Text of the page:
New European Commentary


About | PDFs | Mobile formats | Word formats | Other languages | Contact Us | What is the Gospel? | Support the work | Carelinks Ministries | | The Real Christ | The Real Devil | "Bible Companion" Daily Bible reading plan

Deeper Commentary


Psa 135:1

Praise Yah! Praise the name of Yahweh! Praise Him, you servants of Yahweh-
This opening verse is an invitation to the Levites or priests as Yahweh's servants to begin the praise at a feast, used also in Ps. 113:1.

Psa 135:2

you who stand in the house of Yahweh, in the courts of our God’s house-
This therefore could be a Davidic psalm reused later when the temple was built. But the sanctuary could still be called God's house, and it had courts. Perhaps :2 refers to the worshippers in the outer court, and :1 to the priests and Levites.

Psa 135:3

Praise Yah, for Yahweh is good. Sing praises to His name, for that is pleasant-
The grammar could imply that God's Name is "pleasant". Praise is to be motivated by appreciating what we are praising. And the essence of Yahweh is summarized in His Name.

Psa 135:4

For Yah has chosen Jacob for Himself; Israel for His own possession-
An inheritance / possession was the most personal, intimate possession a man could have. And for Yahweh, the God of infinite possession, His wayward, tiny people were His "own possession". Yet they would only be this if they were obedient and loyal to Him (Dt. 7:6 cp. Ex. 19:5). They weren't; but here we see the triumph of His absolute love and the grace of imputed righteousness. For He counted them as "His own possession" anyway. And it is that grace which is to be praised (:1,2).

Psa 135:5

For I know that Yahweh is great, that our Lord is above all gods-
The invitation of :1 and :2 was for a mass of priests, Levites and ordinary worshippers to praise God together, en masse. But that praise was to be essentially personal; and so it should be or us today. The reference to Yahweh's supremacy above all other gods was because this Psalm was to be used when the exiles had been restored, and there was an appeal to the Gentiles to repent and accept Israel's God.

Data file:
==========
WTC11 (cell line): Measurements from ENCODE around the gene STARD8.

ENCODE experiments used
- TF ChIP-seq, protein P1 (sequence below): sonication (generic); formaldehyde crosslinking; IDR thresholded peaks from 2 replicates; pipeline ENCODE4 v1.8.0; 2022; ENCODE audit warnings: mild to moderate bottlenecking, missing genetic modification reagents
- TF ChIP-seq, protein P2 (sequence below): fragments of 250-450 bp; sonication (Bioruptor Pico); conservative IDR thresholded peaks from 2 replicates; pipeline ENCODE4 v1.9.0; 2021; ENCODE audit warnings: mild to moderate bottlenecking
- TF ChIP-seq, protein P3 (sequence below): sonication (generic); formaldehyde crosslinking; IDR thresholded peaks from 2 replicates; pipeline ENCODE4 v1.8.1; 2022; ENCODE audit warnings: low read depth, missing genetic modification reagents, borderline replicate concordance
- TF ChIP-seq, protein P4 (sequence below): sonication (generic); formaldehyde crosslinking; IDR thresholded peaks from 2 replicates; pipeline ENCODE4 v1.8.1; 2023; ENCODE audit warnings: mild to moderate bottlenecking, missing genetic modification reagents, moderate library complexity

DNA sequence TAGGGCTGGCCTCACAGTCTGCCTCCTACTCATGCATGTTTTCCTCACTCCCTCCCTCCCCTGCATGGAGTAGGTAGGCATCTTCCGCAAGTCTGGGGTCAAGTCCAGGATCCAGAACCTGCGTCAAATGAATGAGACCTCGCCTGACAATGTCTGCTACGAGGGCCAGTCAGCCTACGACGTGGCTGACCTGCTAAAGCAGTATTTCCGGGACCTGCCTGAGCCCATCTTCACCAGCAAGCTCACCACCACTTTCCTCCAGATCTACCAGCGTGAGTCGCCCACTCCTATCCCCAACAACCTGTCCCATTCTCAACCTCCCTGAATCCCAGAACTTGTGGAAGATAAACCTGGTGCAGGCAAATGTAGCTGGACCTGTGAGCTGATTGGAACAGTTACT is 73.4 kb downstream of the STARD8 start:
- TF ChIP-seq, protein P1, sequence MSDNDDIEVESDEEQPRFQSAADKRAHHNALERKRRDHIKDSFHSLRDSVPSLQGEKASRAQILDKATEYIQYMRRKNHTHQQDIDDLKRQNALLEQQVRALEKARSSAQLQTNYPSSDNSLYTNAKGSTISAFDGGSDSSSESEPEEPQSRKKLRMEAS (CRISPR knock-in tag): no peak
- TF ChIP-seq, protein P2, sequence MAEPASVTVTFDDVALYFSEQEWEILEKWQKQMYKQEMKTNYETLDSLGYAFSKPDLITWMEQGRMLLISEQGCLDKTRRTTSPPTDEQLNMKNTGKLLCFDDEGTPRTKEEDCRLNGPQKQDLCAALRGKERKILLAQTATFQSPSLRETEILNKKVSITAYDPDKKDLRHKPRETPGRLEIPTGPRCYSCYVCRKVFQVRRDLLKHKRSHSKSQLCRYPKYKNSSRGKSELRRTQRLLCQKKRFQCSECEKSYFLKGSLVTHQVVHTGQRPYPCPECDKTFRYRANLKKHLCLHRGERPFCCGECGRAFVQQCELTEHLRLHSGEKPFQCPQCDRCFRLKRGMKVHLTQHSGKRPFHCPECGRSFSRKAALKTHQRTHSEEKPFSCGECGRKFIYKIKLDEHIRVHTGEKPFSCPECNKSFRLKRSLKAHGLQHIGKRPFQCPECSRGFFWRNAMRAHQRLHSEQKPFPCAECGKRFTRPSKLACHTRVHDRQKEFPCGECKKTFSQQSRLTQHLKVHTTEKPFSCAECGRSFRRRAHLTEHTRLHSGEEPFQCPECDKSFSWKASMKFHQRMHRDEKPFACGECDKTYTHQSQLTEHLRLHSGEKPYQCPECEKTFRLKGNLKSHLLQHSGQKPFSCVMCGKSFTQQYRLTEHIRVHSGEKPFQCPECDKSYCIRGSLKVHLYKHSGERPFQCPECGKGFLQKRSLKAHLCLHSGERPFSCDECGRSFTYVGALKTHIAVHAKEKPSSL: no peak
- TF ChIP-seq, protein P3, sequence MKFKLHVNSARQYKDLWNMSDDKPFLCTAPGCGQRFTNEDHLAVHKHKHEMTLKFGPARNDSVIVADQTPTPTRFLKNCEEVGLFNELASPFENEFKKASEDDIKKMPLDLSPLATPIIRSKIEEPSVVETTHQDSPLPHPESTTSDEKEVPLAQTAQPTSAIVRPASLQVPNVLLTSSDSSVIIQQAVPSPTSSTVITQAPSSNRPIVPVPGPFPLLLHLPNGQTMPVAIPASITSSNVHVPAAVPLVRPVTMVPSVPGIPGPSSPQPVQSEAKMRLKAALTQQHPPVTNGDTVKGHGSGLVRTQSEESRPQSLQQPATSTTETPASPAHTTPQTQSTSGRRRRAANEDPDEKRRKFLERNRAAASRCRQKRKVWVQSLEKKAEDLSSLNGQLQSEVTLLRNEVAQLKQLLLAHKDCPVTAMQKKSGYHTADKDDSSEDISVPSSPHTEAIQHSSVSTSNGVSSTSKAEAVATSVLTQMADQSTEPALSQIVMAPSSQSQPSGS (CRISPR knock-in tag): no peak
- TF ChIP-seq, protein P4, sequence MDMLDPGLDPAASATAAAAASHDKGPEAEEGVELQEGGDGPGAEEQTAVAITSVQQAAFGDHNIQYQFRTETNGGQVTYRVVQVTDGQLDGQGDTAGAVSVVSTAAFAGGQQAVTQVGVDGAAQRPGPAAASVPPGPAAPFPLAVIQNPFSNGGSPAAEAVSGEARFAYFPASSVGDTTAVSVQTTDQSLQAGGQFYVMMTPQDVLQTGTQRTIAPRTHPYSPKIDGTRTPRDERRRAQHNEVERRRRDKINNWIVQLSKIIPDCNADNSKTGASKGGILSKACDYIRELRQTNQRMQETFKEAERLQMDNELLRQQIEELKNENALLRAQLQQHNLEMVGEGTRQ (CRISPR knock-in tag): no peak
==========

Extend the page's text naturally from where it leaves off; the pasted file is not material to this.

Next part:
Psa 135:6

Whatever Yahweh pleased, that He has done, in heaven and in earth, in the seas and in all deeps-
The reference to the seas is emphasized because they are representative of the Gentile nations. This Psalm is an appeal to them to repent; and to accept and perceive how God had worked His pleasure or will amongst the nations in history. And that was according to the same word of purpose which had created all things, towards the final outworking of His saving purpose.

Psa 135:7

who causes the clouds to rise from the ends of the land; who makes lightnings with the rain; who brings forth the wind out of His treasuries-
God's causative power in the natural creation was just as much at work in the path of the nations. "The ends of the eretz", the land promised to Abraham, were specifically Assyria and Babylon, the classical abusers of God's people. And His word could work amongst those peoples just as much as it caused the clouds and winds from those areas to come upon Israel. The Hebrew word for "clouds" is that elsewhere translated "prince", "governor" or "ruler". God's activity in the natural creation was to be seen in His work amongst people.

Psa 135:8

who struck the firstborn of Egypt, both of man and animal-
This otherwise awful act was to be the object of Israel's praise, just as the destruction of the Egyptians in the Red Sea is to be praised as an example of God's grace enduring for ever (Ps. 136:15). One take on the situation is that God foreknew that if He had not killed those Egyptians, they would have killed the Israelites.